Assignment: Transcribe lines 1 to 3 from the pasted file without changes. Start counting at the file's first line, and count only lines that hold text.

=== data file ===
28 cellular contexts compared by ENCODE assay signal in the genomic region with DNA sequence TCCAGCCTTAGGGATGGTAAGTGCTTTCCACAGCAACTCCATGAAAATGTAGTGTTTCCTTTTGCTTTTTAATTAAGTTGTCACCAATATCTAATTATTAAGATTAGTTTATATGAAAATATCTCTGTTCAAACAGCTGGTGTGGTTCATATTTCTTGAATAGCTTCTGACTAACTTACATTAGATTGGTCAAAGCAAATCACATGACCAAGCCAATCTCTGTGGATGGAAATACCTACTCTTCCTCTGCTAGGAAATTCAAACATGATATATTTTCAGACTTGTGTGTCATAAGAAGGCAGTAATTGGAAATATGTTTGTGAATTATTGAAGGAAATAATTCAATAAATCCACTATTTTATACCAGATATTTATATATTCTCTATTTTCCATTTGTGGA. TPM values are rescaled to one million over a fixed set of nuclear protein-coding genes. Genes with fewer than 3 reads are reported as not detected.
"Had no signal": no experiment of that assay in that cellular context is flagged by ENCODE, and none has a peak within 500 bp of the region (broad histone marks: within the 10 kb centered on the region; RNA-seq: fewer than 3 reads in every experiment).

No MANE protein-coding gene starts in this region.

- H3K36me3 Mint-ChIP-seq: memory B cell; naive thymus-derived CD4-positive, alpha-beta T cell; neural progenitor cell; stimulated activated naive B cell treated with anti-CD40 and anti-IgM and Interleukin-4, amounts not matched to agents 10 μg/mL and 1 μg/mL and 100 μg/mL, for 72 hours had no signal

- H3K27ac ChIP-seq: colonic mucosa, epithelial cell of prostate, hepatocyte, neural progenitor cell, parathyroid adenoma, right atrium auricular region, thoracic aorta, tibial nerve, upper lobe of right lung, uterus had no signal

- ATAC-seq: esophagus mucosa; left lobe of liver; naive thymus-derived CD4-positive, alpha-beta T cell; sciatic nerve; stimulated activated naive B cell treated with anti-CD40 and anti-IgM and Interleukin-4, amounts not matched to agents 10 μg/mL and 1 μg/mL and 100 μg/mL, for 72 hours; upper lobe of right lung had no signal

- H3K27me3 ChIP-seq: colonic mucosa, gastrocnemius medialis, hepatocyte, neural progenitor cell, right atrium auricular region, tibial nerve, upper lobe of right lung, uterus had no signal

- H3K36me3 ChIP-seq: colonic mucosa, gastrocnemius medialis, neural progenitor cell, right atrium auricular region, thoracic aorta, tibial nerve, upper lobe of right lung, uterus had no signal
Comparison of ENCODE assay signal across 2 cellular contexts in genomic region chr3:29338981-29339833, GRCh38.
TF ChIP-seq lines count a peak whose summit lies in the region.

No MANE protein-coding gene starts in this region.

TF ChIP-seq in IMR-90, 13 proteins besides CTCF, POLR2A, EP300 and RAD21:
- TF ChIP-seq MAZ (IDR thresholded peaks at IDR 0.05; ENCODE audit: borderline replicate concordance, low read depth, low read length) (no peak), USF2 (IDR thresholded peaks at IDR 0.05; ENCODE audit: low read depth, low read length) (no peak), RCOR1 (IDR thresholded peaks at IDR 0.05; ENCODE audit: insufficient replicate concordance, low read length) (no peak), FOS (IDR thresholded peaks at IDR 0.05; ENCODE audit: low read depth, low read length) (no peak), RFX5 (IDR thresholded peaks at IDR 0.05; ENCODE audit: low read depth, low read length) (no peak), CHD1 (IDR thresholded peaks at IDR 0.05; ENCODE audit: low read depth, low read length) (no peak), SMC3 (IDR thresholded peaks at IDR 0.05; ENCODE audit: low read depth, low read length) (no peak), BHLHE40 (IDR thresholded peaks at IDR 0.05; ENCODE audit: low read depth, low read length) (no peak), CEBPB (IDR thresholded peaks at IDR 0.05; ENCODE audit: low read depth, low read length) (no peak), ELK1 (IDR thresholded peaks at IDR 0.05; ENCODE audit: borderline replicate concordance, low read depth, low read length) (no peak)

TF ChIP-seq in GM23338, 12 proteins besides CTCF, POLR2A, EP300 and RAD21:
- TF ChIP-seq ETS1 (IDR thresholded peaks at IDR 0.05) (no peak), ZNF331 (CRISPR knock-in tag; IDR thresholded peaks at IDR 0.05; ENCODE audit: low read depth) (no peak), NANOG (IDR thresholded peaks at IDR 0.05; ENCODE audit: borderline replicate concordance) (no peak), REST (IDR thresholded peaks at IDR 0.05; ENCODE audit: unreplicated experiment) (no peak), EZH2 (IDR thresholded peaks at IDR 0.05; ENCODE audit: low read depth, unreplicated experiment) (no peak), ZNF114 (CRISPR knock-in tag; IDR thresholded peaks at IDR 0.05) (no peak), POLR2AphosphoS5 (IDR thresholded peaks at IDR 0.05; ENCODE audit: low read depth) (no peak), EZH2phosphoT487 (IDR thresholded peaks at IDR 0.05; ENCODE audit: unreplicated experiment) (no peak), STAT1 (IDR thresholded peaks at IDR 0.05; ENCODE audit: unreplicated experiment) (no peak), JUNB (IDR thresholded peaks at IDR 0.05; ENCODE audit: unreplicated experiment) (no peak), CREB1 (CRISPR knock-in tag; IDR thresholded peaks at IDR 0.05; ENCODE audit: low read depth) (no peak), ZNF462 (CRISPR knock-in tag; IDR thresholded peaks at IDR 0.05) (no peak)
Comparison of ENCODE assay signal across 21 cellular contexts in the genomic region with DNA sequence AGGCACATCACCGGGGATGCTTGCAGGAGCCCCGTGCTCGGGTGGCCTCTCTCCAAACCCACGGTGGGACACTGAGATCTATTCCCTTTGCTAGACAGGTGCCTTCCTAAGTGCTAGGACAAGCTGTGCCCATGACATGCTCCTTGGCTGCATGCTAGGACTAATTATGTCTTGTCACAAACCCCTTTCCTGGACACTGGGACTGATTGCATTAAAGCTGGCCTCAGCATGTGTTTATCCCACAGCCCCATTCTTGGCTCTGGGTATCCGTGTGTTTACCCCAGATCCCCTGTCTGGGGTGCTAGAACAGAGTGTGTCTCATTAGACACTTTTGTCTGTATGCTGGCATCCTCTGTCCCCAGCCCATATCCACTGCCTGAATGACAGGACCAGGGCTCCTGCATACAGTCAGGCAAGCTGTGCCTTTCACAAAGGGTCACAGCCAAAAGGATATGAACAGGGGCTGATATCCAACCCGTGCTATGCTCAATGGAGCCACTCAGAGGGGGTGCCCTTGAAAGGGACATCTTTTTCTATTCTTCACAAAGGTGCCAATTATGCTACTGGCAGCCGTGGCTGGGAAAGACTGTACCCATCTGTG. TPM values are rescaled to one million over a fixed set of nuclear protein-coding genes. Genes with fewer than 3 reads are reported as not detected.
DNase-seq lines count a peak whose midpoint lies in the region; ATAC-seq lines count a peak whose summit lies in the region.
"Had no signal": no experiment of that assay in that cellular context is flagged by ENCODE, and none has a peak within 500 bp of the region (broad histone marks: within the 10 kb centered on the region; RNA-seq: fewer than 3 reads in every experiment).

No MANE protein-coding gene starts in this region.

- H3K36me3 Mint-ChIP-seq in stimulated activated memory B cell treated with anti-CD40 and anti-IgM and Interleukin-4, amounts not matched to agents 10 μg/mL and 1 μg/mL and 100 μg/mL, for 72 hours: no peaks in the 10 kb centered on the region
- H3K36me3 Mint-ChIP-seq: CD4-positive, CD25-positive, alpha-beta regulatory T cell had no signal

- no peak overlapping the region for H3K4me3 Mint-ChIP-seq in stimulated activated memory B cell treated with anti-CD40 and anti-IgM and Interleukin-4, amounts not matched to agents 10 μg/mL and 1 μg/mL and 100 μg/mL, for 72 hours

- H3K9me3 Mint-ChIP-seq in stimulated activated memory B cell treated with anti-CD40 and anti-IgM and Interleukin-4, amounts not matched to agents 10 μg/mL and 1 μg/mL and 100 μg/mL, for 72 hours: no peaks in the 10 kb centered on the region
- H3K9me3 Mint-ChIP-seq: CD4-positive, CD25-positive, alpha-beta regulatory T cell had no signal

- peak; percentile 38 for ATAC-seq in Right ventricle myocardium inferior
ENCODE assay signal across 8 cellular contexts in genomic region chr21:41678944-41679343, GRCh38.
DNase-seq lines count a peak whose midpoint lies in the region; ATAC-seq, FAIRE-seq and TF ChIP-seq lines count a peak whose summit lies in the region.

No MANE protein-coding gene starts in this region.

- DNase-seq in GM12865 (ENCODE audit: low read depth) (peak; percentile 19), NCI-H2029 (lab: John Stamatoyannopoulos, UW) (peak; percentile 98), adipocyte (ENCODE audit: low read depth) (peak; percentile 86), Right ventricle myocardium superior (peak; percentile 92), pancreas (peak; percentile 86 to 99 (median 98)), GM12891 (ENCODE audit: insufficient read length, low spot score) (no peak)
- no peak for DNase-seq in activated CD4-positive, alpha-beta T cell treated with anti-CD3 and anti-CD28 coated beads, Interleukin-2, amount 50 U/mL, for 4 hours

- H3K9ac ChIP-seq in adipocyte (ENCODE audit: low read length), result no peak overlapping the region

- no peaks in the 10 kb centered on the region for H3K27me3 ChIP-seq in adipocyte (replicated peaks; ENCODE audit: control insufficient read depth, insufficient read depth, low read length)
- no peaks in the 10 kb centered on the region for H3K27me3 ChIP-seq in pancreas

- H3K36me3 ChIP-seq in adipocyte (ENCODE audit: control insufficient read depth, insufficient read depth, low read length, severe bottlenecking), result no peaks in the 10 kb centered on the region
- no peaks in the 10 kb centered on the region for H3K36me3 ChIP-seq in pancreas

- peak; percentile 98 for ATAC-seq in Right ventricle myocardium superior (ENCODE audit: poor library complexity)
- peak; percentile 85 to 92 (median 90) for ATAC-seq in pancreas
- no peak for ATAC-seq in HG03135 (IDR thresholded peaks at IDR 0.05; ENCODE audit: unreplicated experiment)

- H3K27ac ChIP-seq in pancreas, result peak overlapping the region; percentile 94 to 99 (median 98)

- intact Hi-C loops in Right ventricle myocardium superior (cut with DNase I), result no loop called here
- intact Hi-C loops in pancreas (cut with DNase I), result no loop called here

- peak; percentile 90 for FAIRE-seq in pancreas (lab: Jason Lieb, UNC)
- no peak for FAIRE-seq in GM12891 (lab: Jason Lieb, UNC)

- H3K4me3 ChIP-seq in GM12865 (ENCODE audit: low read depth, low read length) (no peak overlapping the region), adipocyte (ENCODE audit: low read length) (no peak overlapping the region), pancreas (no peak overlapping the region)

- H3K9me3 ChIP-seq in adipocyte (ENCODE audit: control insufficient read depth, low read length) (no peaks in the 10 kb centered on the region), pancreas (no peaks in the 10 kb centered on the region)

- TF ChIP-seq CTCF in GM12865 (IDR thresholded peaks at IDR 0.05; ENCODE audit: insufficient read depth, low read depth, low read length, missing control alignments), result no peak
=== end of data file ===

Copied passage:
28 cellular contexts compared by ENCODE assay signal in the genomic region with DNA sequence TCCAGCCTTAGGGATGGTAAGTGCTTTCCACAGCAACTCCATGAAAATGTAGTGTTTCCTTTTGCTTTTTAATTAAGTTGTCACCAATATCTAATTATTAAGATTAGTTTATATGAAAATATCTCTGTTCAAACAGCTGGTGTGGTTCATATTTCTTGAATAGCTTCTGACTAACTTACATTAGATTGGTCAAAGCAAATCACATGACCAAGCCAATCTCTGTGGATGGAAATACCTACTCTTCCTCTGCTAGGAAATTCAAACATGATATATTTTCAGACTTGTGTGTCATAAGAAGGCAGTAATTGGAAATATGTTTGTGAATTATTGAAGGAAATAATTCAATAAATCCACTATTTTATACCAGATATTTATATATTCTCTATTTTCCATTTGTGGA. TPM values are rescaled to one million over a fixed set of nuclear protein-coding genes. Genes with fewer than 3 reads are reported as not detected.
"Had no signal": no experiment of that assay in that cellular context is flagged by ENCODE, and none has a peak within 500 bp of the region (broad histone marks: within the 10 kb centered on the region; RNA-seq: fewer than 3 reads in every experiment).

No MANE protein-coding gene starts in this region.